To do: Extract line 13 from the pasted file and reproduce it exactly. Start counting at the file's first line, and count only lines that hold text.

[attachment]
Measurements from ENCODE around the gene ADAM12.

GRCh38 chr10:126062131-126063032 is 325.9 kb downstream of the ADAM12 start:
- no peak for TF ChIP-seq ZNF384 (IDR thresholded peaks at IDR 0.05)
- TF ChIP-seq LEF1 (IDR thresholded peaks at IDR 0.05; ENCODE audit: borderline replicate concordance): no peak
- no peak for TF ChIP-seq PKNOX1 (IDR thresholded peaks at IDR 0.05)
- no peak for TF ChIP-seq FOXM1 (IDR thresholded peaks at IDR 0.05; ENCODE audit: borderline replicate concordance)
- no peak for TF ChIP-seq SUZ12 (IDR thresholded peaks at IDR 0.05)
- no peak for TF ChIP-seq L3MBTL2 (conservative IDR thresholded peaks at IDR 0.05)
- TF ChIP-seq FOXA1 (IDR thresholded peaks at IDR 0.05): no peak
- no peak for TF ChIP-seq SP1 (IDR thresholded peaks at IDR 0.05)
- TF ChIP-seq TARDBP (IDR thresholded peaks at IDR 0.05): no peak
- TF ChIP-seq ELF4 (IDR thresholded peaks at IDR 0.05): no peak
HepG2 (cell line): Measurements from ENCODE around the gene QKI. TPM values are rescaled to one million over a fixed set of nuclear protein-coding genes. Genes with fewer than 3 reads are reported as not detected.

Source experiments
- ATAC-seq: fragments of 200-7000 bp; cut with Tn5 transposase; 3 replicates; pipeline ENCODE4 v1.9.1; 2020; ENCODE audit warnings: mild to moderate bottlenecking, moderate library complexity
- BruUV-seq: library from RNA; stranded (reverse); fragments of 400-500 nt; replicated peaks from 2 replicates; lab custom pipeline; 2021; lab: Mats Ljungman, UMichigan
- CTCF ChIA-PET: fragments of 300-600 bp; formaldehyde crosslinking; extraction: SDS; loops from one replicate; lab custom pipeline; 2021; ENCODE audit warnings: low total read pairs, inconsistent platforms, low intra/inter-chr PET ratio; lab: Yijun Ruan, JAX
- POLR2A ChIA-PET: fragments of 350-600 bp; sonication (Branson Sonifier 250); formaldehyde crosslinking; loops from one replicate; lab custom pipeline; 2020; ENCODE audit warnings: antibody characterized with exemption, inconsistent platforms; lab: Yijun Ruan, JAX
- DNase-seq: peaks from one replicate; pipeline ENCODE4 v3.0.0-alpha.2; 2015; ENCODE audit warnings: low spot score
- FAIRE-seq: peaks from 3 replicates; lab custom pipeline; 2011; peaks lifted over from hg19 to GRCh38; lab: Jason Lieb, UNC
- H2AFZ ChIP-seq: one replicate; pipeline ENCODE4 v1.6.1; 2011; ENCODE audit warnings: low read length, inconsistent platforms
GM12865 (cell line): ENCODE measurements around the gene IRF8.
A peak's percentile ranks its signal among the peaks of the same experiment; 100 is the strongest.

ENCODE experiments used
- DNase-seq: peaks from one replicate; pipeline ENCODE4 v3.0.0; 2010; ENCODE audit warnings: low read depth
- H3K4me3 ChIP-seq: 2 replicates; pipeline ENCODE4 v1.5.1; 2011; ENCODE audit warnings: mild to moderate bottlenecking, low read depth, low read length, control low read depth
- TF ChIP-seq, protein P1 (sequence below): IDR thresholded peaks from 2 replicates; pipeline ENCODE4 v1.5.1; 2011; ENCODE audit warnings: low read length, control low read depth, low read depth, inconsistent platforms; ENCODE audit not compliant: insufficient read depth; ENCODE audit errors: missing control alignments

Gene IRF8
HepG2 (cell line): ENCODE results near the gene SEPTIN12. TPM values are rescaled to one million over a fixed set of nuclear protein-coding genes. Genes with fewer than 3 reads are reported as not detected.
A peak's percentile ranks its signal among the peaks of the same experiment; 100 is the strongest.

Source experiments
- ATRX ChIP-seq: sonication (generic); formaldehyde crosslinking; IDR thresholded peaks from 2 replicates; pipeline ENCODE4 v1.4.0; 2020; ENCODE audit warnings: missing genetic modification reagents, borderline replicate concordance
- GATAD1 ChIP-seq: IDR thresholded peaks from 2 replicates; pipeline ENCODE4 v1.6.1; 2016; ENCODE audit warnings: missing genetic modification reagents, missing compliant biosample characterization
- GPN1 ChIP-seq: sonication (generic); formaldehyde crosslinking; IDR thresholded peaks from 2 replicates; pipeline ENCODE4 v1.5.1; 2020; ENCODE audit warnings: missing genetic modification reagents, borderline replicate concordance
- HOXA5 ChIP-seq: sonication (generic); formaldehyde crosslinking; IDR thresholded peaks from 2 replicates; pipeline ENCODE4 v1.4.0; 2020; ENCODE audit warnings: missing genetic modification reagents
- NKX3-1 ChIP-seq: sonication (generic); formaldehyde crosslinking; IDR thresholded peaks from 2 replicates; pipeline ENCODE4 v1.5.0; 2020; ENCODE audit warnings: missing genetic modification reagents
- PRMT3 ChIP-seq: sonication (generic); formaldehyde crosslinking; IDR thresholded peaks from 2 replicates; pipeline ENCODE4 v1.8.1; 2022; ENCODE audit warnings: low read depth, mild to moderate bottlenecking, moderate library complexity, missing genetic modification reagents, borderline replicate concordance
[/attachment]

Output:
HepG2 (cell line): Measurements from ENCODE around the gene QKI. TPM values are rescaled to one million over a fixed set of nuclear protein-coding genes. Genes with fewer than 3 reads are reported as not detected.